How to Encourage Independence

New Chapters in parenting

This weekend we hit a new chapter of parenting: Independence! Our kids are now 4 and 6, and this weekend was the first time they independently played outside with our neighbors for about 2 hours. It was incredible.

As a disclaimer – we live in Montana, where the Covid-19 restrictions in our county are allowing for outside interactions of groups up to 10.  So, we are definitely still obeying all the health laws and guidance.  But you guys.  This was an incredible milestone for us.  We just moved into a new home in March, and we are starting to feel like the wonderful family next door, and the neighborhood park in our backyard are the two best parts of this home.  Here’s how we got there:

1.  We make the outdoor play materials accessible to the children, so they don’t need our help.  The basketballs are in a box that is on the bottom shelf near the garage entrance, and sidewalk chalk is stored right beside it.  Also, our daughter just learned to ride her bike in April, so bikes are THE primary necessity right now.  We invested in this bike rack, so the kids can easily get their bikes on their own.  Also, they can park their bikes and put their helmets easily on the handle bars, so there is less, “Where is my helmet?”, when they want to go play. This preparation of the environment has proved worth it’s weight in gold!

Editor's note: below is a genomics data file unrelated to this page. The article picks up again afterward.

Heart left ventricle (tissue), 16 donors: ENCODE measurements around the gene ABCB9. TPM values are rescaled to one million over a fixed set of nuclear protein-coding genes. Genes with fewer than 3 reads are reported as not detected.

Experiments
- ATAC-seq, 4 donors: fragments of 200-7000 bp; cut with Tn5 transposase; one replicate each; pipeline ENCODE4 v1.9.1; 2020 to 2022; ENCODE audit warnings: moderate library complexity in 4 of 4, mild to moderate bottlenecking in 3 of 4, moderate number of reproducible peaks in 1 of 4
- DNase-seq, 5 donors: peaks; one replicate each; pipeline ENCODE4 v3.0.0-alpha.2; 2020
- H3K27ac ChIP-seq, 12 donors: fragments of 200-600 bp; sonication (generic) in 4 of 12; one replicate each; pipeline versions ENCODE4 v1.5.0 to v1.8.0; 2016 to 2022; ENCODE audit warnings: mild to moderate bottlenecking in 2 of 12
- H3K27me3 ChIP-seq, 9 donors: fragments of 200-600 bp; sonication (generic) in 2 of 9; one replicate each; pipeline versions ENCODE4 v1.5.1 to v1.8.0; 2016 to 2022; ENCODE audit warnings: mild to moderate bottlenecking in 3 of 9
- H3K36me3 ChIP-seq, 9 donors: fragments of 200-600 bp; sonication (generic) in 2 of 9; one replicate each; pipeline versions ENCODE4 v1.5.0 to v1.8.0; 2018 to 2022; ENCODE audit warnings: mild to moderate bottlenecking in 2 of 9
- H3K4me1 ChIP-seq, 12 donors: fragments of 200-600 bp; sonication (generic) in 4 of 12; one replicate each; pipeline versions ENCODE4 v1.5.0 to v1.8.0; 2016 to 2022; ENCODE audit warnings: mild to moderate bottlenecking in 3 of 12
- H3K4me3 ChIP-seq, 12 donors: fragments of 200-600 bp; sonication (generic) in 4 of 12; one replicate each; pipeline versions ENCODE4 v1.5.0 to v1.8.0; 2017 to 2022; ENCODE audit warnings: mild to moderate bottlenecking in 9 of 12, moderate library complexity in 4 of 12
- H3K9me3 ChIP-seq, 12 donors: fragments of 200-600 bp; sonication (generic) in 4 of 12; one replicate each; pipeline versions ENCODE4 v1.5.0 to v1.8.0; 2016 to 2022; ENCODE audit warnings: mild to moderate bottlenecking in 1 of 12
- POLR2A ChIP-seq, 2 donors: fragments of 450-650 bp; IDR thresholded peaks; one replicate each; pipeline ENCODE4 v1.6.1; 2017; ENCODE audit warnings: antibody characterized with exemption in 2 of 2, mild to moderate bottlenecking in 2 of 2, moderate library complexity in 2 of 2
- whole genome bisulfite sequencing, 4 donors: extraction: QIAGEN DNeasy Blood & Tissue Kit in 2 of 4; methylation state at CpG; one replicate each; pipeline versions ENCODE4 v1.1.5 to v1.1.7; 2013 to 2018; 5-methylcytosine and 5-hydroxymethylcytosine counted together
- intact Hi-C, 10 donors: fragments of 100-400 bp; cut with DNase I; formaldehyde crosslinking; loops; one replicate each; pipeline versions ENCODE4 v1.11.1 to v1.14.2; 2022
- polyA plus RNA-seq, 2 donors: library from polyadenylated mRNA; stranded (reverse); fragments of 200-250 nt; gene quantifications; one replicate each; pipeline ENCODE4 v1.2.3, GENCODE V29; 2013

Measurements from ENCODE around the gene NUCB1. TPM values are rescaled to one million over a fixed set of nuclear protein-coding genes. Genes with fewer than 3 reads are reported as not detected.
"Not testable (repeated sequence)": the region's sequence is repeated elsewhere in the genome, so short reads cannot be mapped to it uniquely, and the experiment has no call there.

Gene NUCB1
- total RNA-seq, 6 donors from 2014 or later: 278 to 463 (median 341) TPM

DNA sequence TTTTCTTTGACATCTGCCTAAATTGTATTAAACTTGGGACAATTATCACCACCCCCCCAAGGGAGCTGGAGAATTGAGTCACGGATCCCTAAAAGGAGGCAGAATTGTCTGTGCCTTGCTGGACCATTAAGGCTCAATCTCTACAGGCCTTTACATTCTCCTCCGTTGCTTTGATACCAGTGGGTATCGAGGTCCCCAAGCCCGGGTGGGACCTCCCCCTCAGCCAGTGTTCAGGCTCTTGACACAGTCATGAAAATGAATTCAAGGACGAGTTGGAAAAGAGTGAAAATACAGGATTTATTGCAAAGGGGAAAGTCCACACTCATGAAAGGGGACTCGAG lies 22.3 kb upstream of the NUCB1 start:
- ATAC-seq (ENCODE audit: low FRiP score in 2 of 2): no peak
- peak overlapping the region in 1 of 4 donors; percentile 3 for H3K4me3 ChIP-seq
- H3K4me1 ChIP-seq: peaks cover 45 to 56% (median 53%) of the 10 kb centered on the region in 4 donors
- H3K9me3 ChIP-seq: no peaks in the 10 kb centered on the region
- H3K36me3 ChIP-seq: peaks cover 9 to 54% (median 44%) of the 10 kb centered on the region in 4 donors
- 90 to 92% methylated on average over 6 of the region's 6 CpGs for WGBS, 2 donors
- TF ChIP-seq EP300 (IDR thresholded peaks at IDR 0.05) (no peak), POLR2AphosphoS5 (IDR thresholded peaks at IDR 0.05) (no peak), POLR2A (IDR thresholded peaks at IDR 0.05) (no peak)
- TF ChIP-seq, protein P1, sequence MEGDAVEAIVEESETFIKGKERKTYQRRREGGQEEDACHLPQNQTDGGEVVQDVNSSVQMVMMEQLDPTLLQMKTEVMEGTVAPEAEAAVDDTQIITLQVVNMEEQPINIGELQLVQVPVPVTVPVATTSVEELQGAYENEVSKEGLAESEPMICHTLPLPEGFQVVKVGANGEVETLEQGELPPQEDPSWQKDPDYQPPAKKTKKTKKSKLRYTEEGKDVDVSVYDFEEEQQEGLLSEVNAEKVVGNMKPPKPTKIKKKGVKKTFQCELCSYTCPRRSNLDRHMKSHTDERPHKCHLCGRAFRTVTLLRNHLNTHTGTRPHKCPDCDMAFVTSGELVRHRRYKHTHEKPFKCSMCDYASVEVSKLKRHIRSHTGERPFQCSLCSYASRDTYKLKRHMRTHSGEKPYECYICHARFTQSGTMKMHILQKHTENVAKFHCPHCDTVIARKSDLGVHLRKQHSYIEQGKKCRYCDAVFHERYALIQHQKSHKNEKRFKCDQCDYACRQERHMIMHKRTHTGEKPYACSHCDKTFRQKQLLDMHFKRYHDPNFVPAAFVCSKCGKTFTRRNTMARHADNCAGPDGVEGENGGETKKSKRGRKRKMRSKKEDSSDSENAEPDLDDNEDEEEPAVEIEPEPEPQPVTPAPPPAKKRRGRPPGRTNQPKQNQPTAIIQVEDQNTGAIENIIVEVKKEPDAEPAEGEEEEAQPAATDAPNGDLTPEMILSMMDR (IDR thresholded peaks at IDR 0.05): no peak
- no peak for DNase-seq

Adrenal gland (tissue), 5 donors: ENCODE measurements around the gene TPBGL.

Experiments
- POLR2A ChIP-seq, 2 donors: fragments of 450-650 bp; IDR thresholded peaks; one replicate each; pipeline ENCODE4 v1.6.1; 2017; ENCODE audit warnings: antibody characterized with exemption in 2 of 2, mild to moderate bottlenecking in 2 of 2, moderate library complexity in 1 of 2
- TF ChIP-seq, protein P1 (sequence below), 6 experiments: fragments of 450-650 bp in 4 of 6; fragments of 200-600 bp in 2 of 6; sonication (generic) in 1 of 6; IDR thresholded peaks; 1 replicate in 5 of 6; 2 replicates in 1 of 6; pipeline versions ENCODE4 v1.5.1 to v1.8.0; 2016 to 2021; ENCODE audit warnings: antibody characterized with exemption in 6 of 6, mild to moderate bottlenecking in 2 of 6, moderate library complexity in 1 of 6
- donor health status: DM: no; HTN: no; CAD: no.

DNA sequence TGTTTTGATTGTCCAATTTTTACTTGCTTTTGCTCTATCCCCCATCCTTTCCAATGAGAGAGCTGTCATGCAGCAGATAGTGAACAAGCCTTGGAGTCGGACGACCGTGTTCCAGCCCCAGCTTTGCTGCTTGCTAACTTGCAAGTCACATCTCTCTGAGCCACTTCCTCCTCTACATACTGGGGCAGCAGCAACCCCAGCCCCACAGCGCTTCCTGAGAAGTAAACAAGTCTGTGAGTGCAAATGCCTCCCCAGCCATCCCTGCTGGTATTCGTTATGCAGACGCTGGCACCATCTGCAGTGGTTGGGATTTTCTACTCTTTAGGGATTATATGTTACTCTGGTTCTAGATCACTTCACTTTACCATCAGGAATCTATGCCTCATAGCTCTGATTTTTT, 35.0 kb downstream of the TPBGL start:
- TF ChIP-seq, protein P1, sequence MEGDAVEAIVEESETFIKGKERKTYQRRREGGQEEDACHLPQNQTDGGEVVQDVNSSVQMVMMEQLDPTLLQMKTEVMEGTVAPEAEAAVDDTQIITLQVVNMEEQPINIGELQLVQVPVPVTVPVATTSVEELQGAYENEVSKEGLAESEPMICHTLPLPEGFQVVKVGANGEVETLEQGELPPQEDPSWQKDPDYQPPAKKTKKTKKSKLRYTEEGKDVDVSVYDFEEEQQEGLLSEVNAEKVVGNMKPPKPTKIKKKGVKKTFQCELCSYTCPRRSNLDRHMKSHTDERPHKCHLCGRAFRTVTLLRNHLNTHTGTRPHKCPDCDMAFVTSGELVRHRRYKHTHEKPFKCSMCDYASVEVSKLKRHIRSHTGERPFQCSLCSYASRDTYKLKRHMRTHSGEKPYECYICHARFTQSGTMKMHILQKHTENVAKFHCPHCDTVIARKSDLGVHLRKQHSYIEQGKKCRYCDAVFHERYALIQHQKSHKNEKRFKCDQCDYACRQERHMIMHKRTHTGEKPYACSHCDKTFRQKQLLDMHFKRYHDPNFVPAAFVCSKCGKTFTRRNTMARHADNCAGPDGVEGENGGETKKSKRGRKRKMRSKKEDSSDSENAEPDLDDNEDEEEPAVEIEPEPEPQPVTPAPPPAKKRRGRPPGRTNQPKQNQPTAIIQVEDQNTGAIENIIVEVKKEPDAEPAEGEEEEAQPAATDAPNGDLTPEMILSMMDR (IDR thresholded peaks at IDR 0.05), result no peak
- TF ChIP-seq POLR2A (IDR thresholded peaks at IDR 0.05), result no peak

2.  We have discussed clearly the expectations for independent play. To prevent the need to constantly intervene, with corrections on their behavior, we discuss rules beforehand.  Our expectations include:

  • Use kind words and gentle hands
  • Be respectful to all people and things
  • Stay within the sidewalk, yard and neighboring yards/sidewalks.  No going in the street/across streets.
  • If another child isn’t respecting when you ask them to stop – come get help from an adult.

3.  We are working REALLY hard to allow them the chance to be independent.  Sometimes I uncomfortable with the fact that I don’t know exactly what they are doing.  But I try to remind myself that children build self-esteem through feeling capable and competent.  I want them to grow the internal confidence that they CAN function without mom and dad.  I want them to grow in their ability to solve a problem without me.  These types of things really require a bit of independence to really develop.  So, I peek my head out the door every now and then, to be sure there isn’t an emergency. But I do my best to keep my nose out of their business.

With these 3 tools in place, we are reaping huge benefits! This morning I was able to drink an entire cup of coffee, before it got cold.  Who knew we would ever get there?!





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